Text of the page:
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20 October 2006 @ 10:04 am
The Impotence of Prayer  
Inspired by faith-based Mets fans...


Okay. Does anyone else think that praying for a sports team to win is retarded?

Granted, I don't have a high opinion of prayer in general. In life, it's natural to feel afraid or uncertain about the world around you, or to want to do something to bring fortune to you and yours or avert a disaster (say, an incurable disease) that you otherwise have zero control over. The solution to this is to build a strong support network of friends and family who stand with you in thick or thin, and to do all you humanly can to prevent the curveballs life throws us from hurting you too badly (put away some money for a rainy day, take good care of yourself, etc.). The solution is not to sit on your ass and ask a nonexistent magical sky person to do all the work for you. You might as well ask your security blanket or childhood teddy bear to get rid of your problems- because, as James Randi once wrote, that's all a deity is: "a security blanket that children carry into adulthood."

You may say, "Well, I do all that I can, but I supplement that with prayer. God's not just going to give you a million dollars, but he might if you work hard enough." Well then, how do you know the prayer is doing anything? If you're taking care of things on your own, do you really need prayer? Do you think maybe it's just a superstition that you're afraid to shed? Are you really afraid to think that, just maybe, you're capable of tackling the world all by yourself? ;)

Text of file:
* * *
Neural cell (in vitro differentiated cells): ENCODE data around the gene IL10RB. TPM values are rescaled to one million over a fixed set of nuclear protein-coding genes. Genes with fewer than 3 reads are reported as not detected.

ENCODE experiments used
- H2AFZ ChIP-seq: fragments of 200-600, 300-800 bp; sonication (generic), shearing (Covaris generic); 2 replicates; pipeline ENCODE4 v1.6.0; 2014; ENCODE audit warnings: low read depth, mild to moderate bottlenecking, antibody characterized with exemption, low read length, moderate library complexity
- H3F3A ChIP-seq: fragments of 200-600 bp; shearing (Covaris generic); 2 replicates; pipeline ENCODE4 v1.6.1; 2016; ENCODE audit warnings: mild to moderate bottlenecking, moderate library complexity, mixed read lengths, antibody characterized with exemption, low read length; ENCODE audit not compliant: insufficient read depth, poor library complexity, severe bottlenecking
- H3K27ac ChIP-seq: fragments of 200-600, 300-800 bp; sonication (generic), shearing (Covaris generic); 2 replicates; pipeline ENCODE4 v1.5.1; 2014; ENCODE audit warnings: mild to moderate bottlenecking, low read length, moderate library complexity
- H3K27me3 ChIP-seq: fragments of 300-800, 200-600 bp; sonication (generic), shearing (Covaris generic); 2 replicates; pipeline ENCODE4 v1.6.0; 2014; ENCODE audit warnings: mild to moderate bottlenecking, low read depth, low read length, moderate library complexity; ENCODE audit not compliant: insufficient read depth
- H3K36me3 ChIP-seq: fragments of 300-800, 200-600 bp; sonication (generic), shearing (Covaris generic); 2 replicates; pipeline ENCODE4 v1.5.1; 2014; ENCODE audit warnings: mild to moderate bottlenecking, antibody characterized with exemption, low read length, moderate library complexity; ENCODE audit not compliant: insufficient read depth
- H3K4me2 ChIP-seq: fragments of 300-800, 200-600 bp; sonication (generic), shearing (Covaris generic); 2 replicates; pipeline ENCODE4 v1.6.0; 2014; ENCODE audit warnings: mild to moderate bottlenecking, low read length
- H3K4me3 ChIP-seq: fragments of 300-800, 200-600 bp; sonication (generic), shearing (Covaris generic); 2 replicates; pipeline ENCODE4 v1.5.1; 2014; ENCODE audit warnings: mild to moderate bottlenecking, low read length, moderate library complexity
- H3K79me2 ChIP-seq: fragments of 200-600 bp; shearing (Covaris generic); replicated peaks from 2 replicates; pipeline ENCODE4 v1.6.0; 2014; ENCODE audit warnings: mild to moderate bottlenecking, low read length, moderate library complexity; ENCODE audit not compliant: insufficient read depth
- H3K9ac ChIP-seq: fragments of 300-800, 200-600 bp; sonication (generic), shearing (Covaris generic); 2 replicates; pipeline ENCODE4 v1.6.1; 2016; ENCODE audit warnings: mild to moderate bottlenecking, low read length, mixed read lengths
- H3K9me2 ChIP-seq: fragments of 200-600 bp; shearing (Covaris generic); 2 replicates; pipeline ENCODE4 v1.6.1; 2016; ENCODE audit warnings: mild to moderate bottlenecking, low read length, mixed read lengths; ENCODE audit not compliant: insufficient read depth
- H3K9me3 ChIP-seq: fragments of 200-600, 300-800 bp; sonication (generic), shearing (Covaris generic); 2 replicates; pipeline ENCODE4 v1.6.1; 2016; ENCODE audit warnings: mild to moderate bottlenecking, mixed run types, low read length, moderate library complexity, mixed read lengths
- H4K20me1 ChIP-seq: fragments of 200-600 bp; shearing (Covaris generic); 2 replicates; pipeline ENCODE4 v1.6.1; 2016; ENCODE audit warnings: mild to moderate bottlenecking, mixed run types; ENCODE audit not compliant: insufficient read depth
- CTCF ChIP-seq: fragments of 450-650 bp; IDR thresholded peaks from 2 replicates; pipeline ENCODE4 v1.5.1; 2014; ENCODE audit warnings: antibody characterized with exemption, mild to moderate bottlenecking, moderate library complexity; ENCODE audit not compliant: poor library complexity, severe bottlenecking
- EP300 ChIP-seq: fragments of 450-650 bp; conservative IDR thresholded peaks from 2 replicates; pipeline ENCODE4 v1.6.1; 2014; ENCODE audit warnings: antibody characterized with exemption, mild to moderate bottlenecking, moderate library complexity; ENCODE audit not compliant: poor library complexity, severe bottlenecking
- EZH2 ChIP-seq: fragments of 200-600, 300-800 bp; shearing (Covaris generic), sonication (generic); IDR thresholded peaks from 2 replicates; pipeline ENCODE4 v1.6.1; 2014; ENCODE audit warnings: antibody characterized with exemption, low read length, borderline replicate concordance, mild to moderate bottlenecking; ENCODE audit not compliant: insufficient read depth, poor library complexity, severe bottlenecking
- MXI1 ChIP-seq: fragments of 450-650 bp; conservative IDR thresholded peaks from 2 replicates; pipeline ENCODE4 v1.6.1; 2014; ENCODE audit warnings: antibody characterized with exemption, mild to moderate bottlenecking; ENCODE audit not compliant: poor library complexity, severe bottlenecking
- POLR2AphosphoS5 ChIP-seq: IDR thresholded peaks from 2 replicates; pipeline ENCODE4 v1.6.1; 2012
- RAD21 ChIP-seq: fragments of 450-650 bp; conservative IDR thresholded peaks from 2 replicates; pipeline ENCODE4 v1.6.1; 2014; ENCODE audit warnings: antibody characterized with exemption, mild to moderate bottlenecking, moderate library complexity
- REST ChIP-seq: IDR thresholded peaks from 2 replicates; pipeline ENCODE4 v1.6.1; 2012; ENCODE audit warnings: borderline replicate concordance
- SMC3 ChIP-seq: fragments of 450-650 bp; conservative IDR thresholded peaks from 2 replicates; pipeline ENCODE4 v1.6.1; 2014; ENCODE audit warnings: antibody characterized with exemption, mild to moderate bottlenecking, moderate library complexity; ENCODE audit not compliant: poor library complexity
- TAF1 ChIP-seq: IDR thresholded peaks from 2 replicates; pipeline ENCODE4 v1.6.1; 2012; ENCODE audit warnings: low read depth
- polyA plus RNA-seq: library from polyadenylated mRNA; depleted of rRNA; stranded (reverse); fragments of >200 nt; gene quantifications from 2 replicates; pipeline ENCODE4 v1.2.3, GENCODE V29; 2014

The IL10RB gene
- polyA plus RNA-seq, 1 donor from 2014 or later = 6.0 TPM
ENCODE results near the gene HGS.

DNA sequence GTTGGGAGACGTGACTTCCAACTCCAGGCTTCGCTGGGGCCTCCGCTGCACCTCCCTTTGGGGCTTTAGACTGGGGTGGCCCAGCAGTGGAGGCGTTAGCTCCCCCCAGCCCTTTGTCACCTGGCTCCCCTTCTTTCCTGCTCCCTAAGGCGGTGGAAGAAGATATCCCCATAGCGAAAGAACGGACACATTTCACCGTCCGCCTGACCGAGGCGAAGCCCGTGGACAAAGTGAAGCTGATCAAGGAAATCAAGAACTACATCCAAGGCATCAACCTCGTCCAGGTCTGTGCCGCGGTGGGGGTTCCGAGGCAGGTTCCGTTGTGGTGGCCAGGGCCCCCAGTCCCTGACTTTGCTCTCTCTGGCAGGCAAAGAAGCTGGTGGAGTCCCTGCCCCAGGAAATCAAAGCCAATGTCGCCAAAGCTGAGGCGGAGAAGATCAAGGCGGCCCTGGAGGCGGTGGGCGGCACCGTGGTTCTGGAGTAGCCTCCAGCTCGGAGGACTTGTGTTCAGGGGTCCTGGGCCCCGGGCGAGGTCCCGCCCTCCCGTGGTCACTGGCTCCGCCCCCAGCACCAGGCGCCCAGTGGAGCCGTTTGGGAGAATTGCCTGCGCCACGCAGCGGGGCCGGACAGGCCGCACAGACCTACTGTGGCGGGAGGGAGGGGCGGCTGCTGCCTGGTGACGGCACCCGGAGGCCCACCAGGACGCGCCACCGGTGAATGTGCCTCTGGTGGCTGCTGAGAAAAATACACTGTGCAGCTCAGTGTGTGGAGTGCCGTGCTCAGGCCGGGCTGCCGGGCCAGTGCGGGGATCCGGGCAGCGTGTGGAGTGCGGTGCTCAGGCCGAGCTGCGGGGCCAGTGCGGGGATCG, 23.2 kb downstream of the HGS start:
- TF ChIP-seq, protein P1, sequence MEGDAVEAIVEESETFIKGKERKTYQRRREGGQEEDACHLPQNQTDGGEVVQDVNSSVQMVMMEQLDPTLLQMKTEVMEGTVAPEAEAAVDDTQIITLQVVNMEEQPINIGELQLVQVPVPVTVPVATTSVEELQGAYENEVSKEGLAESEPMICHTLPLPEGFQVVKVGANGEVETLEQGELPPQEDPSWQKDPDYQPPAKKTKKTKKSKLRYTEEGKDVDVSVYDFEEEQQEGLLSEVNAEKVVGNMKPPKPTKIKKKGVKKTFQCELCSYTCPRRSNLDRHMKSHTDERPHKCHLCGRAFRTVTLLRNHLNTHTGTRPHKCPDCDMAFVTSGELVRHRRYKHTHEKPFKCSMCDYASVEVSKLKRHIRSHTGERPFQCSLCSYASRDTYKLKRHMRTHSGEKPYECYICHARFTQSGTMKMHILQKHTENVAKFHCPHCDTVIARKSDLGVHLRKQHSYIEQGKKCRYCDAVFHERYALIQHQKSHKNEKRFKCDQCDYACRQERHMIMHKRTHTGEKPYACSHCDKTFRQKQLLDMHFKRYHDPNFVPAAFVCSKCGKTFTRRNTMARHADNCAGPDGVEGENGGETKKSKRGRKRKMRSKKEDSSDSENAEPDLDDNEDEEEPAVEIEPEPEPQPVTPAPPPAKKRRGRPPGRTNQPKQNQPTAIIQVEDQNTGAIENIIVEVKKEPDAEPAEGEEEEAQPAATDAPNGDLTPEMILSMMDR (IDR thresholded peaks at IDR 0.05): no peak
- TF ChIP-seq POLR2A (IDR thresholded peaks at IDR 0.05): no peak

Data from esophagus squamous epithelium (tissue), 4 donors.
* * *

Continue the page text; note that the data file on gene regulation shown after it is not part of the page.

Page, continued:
Okay, back to sports. Where your favorite sports team is concerned, there's not a lot you can personally do to help them, aside from financially. You can buy tickets and merchandise. At game time, there's even less you can do, unless you count rooting for them. You, personally, can't make someone a better catcher or runner or whatever. But that's okay! For those who can't accept that gracefully, there's always prayer!

Now, even when I was a little Christian in grade school, I never understood how asking God for your team to win worked. I knew that, as a fan of Team X, I and many other fans of Team X might be asking God for Team X to win. But, there were bound to be people asking God for opposing Team Y to win, too. So, supposing God exists and wants to bring happiness to all his followers, what is he supposed to do at that point? Count up votes? What sort of majority is needed, a simple one or two-thirds? If there's a tie, does he make the game end in a draw? What if it's a playoff game, where the game can't end in a draw?

If you pray to God for your team to win, you must believe that God exists, listens to prayers, acts based on those prayers, and has the ability to affect the outcome of the game. But lots of people are praying for Team X and Team Y. Only one team can win- let's say it's Team Y. The praying Team Y fans seem to have been vindicated, but what about the fans who prayed for Team X? What are they to conclude? That God doesn't love them as much as the Team Y fans? WTF?